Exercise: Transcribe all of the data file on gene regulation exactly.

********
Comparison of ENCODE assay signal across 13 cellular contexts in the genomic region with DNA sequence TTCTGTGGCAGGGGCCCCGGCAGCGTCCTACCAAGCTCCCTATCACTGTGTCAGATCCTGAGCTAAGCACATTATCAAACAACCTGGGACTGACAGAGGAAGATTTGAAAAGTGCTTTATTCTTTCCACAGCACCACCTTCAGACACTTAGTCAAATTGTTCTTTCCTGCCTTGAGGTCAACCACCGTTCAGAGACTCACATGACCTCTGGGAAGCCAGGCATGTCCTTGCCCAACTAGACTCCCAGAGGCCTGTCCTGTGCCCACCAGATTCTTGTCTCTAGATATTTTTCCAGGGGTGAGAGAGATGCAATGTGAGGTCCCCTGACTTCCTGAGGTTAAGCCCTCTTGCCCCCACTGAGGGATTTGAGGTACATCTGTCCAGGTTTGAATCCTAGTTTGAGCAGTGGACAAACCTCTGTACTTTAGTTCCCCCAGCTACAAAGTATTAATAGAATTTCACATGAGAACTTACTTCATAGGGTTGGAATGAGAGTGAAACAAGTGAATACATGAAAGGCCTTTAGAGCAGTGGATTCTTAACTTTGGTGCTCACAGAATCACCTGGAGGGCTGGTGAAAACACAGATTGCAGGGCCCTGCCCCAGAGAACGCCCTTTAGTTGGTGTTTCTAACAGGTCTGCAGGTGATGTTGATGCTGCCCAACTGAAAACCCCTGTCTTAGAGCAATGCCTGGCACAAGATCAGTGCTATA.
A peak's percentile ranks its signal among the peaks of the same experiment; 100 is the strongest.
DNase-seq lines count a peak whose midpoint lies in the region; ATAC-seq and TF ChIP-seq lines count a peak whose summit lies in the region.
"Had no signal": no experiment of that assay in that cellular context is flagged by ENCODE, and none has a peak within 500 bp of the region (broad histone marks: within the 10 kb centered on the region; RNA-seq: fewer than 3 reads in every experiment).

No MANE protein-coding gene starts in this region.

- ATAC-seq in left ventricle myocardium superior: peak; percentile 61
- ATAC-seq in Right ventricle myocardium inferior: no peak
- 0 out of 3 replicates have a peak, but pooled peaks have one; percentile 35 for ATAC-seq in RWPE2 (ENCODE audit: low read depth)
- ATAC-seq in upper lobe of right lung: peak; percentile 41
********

Comparison of ENCODE assay signal across 13 cellular contexts in the genomic region with DNA sequence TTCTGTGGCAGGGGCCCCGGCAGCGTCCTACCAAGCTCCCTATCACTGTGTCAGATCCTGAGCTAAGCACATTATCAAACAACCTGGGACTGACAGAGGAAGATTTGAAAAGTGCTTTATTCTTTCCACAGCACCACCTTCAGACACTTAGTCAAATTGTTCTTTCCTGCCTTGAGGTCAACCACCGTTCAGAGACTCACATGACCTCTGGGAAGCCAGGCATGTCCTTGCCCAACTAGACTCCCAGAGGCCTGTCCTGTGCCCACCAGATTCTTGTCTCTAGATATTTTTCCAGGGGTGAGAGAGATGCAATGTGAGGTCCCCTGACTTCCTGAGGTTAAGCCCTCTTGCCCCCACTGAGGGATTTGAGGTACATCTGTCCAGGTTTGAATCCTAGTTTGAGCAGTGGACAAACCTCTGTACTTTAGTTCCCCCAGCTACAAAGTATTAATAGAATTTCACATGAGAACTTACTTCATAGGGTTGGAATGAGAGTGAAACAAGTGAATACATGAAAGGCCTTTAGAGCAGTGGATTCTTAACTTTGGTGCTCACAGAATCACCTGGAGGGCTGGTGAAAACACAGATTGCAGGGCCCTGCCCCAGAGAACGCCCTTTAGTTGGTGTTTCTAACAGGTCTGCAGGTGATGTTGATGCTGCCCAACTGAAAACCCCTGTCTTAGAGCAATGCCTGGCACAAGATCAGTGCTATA.
A peak's percentile ranks its signal among the peaks of the same experiment; 100 is the strongest.
DNase-seq lines count a peak whose midpoint lies in the region; ATAC-seq and TF ChIP-seq lines count a peak whose summit lies in the region.
"Had no signal": no experiment of that assay in that cellular context is flagged by ENCODE, and none has a peak within 500 bp of the region (broad histone marks: within the 10 kb centered on the region; RNA-seq: fewer than 3 reads in every experiment).

No MANE protein-coding gene starts in this region.

- ATAC-seq in left ventricle myocardium superior: peak; percentile 61
- ATAC-seq in Right ventricle myocardium inferior: no peak
- 0 out of 3 replicates have a peak, but pooled peaks have one; percentile 35 for ATAC-seq in RWPE2 (ENCODE audit: low read depth)
- ATAC-seq in upper lobe of right lung: peak; percentile 41